Now that the festive break is well and truly behind us and we are ensconced in our back-to-work routines, racing fans have only one word on their minds -- Cheltenham.
The chilly prospect of the second half of winter is tempered by the warming thought that it’s downhill fast until the second Tuesday in March when the tapes go up, the Prestbury Park roar clears the air and the Festival is off and running once more.
With only eight weeks to go, most Festival-bound horses will be given just one more outing, if any, before their training regimes revolve exclusively around Cheltenham. For Willie Mullins, champion trainer of Ireland, that means a lot of horses, a lot of preparatory plans to juggle. But if the evidence of 2015 is anything to go by, he can handle it!
In a remarkable feat, curiously under-played in some quarters, Mullins broke all records at last year’s Festival when saddling eight winners of the 27 races, not to mention four seconds and five thirds. Only a cursory glance at the firepower he is lining up for the 2016 extravaganza suggests an even greater return is possible.
A repeat of his 1-2-3 in the Champion Hurdle is on the cards, courtesy of FAUGHEEN, NICHOLS CANYON and ARCTIC FIRE -- and not necessarily in that order. The Gold Cup has so far eluded the Closutton tentacles, but Mullins could even celebrate the first three here too if VAUTOUR takes his chance alongside DJAKADAM, last year’s runner-up, and the battle-hardened DON POLI.
Trailblazing frontrunner UN DE SCEAUX is already a best-priced even-money to be crowned the new 2m champion chaser, while ANNIE POWER is no shorter to make amends for her stunning last-flight fall last year when she had the Mares’ Hurdle at her mercy.
Mullins’s 2015 vintage is backed up by an array of talented novices. Over fences, the deadly DOUVAN has a Festival double in his sights in the Arkle, while the trainer has expertly nurtured PONT ALEXANDRE back to his best for a tilt at the RSA. Over hurdles, MIN is the new talking horse, sure to be touted as the latest first-race banker in the Supreme, while the likes of YORKHILL, BELLSHILL, LONG DOG and UP FOR REVIEW show why the 20/1 for Mullins to train the winners of all three novice hurdle events was snapped up very quickly over Christmas. He might even throw in the Triumph Hurdle too if APPLE’S JADE confirms the promise of her victorious debut.
Add the handicap hurdles, where Mullins commands increasingly impressive statistics, and it is clear that the 59-year-old boasts all the ammunition to boss the best week of the racing year again. And we haven’t even mentioned the Bumper, which he landed five times between 1996 and 2005.
It’s all a far cry from 1995 when the likeable County Carlow man bagged his first Festival victor with TOURIST ATTRACTION, a 25/1 shocker in the Supreme. Twelve more years elapsed before he found the winner’s enclosure again, courtesy of 40/1 outsider EBAZIYAN in the same race. Nowadays, such prices about Mullins animals are unheard of. The quality of his string has improved beyond compare, and if he creates a new record of nine winners this year, he will have cracked his personal half-century at the Festival.
Against such a backdrop, it has been so depressing to read a couple of opinion-pieces in the racing media casting insulting shadows over Mullins’s achievements. Suggesting that his domination is bad for racing and strangling competition as if, like some Victorian benefactor, he must sprinkle his equine stardust among the rest of the training fraternity.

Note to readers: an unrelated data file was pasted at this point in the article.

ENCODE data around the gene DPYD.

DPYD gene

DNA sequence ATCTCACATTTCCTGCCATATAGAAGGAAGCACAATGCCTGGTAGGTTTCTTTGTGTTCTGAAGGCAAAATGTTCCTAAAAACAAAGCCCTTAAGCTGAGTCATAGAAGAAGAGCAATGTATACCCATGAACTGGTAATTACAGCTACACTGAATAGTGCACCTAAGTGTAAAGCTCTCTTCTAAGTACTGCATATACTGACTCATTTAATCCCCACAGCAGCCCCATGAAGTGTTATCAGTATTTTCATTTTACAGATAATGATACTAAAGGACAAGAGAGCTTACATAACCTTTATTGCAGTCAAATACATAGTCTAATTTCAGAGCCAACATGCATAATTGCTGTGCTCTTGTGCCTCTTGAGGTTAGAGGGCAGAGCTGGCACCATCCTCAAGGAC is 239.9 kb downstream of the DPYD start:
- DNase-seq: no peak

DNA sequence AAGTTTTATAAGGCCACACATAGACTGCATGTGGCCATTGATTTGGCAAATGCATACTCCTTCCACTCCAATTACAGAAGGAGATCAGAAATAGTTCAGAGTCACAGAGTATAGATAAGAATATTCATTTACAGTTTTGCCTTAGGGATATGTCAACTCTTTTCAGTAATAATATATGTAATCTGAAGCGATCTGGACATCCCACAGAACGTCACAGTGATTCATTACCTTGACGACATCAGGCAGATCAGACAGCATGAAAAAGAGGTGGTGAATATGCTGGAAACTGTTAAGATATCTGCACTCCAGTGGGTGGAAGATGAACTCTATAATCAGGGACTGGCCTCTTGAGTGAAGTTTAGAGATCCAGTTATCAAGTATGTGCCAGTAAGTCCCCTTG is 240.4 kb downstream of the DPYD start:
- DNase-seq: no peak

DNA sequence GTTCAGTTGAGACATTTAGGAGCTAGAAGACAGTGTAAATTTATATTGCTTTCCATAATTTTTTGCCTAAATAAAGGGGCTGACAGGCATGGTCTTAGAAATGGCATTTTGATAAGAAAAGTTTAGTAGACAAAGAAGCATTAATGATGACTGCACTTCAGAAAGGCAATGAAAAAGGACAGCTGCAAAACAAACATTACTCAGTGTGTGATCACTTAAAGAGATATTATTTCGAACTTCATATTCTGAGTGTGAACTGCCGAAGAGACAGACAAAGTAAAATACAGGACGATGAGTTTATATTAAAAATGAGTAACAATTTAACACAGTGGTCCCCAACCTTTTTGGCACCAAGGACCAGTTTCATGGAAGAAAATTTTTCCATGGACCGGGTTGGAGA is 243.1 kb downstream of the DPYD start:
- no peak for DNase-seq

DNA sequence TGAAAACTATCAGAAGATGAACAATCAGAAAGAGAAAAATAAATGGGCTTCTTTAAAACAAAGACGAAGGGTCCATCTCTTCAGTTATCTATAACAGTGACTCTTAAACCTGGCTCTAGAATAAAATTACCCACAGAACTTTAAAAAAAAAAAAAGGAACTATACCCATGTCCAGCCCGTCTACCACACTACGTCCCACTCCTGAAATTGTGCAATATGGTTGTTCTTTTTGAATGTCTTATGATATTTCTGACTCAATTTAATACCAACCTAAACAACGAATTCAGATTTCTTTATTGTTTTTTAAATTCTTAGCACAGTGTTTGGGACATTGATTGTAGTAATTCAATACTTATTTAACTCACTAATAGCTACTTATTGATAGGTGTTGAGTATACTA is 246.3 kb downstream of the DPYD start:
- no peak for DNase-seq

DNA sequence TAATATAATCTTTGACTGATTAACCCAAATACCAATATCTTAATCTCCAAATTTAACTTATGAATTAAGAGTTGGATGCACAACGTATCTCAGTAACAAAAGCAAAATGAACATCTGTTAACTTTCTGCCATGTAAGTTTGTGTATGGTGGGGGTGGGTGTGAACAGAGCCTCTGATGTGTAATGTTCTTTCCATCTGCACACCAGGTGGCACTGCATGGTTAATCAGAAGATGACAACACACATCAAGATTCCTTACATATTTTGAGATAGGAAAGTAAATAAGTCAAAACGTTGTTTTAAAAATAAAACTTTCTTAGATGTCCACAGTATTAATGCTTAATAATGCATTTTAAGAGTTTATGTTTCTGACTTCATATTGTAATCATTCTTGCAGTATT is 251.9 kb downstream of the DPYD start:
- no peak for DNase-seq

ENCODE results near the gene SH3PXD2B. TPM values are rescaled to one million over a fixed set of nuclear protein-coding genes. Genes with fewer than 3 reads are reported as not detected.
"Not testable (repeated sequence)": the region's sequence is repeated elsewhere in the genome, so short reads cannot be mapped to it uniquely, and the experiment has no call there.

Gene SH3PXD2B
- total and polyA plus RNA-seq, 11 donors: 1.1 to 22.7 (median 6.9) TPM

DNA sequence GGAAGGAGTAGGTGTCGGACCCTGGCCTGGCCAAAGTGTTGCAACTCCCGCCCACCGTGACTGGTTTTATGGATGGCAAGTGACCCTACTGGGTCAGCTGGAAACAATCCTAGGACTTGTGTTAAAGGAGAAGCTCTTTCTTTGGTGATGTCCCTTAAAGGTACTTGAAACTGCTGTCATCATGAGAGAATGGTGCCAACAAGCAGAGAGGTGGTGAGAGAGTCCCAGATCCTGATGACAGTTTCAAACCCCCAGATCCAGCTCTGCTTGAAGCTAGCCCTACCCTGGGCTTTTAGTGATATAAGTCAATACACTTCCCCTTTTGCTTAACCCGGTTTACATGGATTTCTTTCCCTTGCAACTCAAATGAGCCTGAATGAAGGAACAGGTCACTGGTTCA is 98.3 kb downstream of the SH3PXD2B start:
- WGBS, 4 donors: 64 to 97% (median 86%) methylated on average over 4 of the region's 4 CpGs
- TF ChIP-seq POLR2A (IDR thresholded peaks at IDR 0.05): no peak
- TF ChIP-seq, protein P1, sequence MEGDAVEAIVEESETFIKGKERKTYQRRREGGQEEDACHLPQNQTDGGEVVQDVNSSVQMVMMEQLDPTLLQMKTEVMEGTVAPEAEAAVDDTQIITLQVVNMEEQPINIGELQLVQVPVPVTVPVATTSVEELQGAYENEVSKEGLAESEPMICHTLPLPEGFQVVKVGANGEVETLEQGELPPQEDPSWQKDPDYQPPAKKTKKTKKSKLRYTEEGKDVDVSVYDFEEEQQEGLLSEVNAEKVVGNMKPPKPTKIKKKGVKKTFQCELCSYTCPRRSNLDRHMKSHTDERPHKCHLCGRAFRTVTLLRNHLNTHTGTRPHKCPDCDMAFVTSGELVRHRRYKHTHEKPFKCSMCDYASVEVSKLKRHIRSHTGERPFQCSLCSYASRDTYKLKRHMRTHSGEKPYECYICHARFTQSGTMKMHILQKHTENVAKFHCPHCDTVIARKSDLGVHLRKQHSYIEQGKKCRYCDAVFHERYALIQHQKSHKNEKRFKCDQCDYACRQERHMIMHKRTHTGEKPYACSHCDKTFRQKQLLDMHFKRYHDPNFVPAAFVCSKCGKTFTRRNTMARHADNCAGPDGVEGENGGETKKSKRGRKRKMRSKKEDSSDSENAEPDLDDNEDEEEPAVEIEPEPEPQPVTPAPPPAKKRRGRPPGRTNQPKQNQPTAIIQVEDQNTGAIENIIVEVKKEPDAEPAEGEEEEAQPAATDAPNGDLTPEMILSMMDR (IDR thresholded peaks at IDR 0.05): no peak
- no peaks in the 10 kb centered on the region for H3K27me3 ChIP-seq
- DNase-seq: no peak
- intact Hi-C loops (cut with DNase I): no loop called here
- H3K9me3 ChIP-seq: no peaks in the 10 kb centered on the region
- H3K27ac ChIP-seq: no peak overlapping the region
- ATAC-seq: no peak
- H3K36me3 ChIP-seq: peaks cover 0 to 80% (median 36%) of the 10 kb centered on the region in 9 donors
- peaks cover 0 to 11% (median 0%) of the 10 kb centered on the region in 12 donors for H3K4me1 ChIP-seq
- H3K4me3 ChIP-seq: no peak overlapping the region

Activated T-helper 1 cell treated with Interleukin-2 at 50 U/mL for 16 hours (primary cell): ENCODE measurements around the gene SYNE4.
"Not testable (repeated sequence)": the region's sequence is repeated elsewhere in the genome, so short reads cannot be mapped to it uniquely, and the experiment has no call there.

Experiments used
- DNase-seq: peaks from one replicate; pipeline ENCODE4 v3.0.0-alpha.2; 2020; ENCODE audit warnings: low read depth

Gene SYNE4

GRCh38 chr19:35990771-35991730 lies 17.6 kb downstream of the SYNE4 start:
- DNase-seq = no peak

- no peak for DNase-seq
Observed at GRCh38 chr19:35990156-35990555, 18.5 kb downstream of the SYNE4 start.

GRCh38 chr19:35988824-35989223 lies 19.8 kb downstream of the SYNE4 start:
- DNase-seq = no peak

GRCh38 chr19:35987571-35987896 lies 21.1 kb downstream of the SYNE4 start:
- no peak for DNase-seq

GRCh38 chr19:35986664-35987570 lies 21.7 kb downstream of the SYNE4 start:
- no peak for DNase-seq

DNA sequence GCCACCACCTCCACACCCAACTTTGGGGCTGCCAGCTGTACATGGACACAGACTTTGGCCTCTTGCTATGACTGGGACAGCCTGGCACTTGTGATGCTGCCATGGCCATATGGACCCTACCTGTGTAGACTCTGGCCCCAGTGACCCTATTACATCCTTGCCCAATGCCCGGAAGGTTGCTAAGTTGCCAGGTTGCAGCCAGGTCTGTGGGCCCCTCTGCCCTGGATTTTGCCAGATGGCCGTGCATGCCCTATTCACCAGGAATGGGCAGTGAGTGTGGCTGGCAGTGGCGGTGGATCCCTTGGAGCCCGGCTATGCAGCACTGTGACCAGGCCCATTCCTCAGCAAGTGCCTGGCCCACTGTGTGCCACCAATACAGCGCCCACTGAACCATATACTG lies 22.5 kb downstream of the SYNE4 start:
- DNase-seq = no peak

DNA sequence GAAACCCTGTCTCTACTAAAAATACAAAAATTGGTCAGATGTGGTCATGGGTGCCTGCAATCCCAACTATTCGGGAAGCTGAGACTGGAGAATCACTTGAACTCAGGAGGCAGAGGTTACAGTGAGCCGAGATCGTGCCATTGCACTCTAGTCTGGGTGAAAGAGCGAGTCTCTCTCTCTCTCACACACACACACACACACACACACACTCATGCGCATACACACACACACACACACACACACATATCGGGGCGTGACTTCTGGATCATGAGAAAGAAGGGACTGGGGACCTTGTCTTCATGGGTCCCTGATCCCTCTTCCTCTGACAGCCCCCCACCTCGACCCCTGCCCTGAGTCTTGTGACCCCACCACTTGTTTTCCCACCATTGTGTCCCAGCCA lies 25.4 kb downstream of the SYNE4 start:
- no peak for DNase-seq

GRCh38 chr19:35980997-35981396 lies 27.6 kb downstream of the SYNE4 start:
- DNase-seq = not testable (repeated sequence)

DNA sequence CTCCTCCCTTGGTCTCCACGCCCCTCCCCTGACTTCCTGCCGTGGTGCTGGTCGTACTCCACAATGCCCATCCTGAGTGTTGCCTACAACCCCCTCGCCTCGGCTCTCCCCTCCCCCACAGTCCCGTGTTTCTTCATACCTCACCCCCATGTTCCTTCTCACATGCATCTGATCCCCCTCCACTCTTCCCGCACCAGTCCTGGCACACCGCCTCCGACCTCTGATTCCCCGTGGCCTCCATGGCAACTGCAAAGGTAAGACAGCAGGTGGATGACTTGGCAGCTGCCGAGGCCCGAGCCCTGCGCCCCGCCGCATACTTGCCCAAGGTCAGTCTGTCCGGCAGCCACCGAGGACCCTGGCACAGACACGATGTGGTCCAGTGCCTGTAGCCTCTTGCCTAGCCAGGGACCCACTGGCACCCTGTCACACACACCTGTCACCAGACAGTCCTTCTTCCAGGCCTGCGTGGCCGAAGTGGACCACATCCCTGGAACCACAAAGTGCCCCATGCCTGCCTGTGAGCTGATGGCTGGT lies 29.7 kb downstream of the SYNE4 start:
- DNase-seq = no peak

Not only is the criticism illogical and an affront to the Mullins genius, it is also drivel that will be derided by most punters and racegoers, whose two main priorities are to find a winner and/or to see a good horse. Mullins supplies both. Many of the top Irish races would be blighted by miniscule fields and ordinary animals without the support of the Mullins battalions. In the UK, his presence in the big contests has actually increased competition and raised standards.
The argument of the critics is based on the assumption that any Tom, Dick, or Willie could emulate Mullins, given the support of such wealthy, high-profile owners as Rich Ricci, Graham Wylie and Michael O’Leary’s Gigginstown Stud. But as at football clubs who throw money at their managers, success cannot be guaranteed. Just look at the UK yards of Donald McCain, where his main, big-spending owner removed more than 50 horses in October, and Olly Stevens, who quit with a dire strike-rate despite the backing of Qatar Racing.
It is no coincidence that Ricci, Wylie and O’Leary choose to fuel the Mullins bandwagon. His skills in developing and placing young horses before producing and repeating results at the highest level, as part of what must be an enormous logistical operation, are incomparable.
Those results are also a testament to his jockeys and staff, not least the experts who source his potential stars from the Irish point-to-point field or France. One of his critics claimed glibly that “everyone knows which are the best ones to buy in France, but no trainer can compete with the financial power of the Mullins owners”. Whisper it quietly, but novice hurdling sensation Min, the undoubted star turn of last weekend’s racing, cost just 6,000 euros after two poor runs in Auteuil. Now he’s Min the merciless, trained by Mullins the phenomenon.
Pick of Mullins’s Festival firepower
DJAKADAM -- Gold Cup.
DON POLI -- Gold Cup.
VAUTOUR -- Gold Cup or Ryanair Chase.
FAUGHEEN -- Champion Hurdle.
NICHOLS CANYON -- Champion Hurdle.
ARCTIC FIRE -- Champion Hurdle.
UN DE SCEAUX -- Queen Mother Champion Chase.
DOUVAN -- Arkle Novices’ Chase.
PONT ALEXANDRE -- RSA Novices’ Chase.
MIN -- Supreme Novices’ Hurdle.
YORKHILL -- all novice hurdle options
BELLSHILL -- all novice hurdle options.
UP FOR REVIEW -- Albert Bartlett Novices’ Hurdle.
ANNIE POWER -- Mares’ Hurdle.
APPLE’S JADE -- Triumph Hurdle.